Bitcoin’s price on one popular exchange, Coinbase, cascaded downward yesterday — dropping nearly 50% in one month from its earlier price of nearly $19,000 in mid-December of 2017, before slightly rebounding to about 35% of its mid-December value. The rapid decline has led some to wonder whether the Bitcoin bubble is finally bursting, or if the downward turn is simply a market correction reflecting Bitcoin’s equilibrium price (the price where the quantity of Bitcoin is equal to the demand for Bitcoin).
Sensing that the bubble could be close to bursting, we recently warned about the dangers of Using Debt to Buy Bitcoin and the riskiness of investing in an asset that can experience wild price fluctuations while technological glitches prevent investors from accessing their accounts to stem losses.
Bitcoin’s dramatic fall comes barely a month after the Commodities Futures Trading Commission approved limited Bitcoin futures to be traded on the Chicago Mercantile Exchange and CBOE Futures Exchange. Conversely, the Securities and Exchange Commission recently nixed a series of proposed Bitcoin ETFs (exchange-traded funds) due to liquidity and volatility concerns.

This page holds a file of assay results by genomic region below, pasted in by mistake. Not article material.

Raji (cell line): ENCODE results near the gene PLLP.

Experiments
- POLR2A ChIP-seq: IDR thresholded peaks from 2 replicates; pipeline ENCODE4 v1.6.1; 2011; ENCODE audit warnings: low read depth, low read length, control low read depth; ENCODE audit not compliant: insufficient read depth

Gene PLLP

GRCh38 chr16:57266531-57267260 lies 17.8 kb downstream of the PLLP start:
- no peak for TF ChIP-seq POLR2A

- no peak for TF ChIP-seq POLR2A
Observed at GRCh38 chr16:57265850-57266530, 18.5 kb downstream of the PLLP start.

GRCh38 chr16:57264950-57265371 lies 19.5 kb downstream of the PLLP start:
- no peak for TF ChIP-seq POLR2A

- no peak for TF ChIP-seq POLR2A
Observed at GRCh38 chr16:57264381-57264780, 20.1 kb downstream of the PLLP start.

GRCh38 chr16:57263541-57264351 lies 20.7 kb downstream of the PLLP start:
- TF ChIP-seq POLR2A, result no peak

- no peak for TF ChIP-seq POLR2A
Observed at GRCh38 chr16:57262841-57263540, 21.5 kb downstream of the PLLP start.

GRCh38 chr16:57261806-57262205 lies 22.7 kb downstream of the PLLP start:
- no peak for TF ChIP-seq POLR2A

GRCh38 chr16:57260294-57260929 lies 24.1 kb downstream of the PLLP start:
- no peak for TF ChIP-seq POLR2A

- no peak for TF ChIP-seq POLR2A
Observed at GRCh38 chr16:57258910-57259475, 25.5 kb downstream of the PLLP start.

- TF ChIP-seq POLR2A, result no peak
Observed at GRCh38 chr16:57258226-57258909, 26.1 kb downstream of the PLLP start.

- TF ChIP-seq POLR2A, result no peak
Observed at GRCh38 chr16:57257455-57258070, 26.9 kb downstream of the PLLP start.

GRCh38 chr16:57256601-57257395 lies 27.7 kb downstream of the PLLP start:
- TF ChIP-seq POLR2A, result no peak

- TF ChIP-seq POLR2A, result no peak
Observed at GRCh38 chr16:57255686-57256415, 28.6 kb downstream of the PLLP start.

Bitcoin and other cryptocurrencies’ unexpected rise (and recent decline) may be explained away by pure investor speculation during a bullish market. Yet, we are left to wonder whether this recent decline is a signal of something worse — that the “music has stopped.” Presently, the vast majority of Bitcoin is held by mining operations who have staggering unrealized profits. Likewise, a number of relatively early investors in Bitcoin have a greater incentive to cash out now and still receive extraordinary returns on their investments.
I’m inclined to believe that the recent price drop is partially attributable to both some investors with large Bitcoin reserves selling their Bitcoins and the first Bitcoin futures contracts expiring. In a market with virtually no regulation or safeguards against price manipulation, however, it is not outside of the realm of possibility that at least some of those large investors who are selling their Bitcoin may have also purchased futures contracts betting that the price of Bitcoin would fall. If so, those investors could realize even greater profits, albeit potentially unlawfully and all at the expense of smaller investors. Of course, there were surely plenty of legitimate, skeptical futures investors out there who now stand poised to cash in on their belief that Bitcoin was indeed a bubble.
No one can truly know with certainty if one of the most exciting investment waves in recent memory is coming to an end. But, we must remember that Bitcoin’s recent turmoil is not a reflection of any underlying deficiency in the value of blockchain technology. Rather, worldwide interest in Bitcoin — the “crypto tulip,” as one Manhattan hedge fund analyst recently described to me — may just be fading away.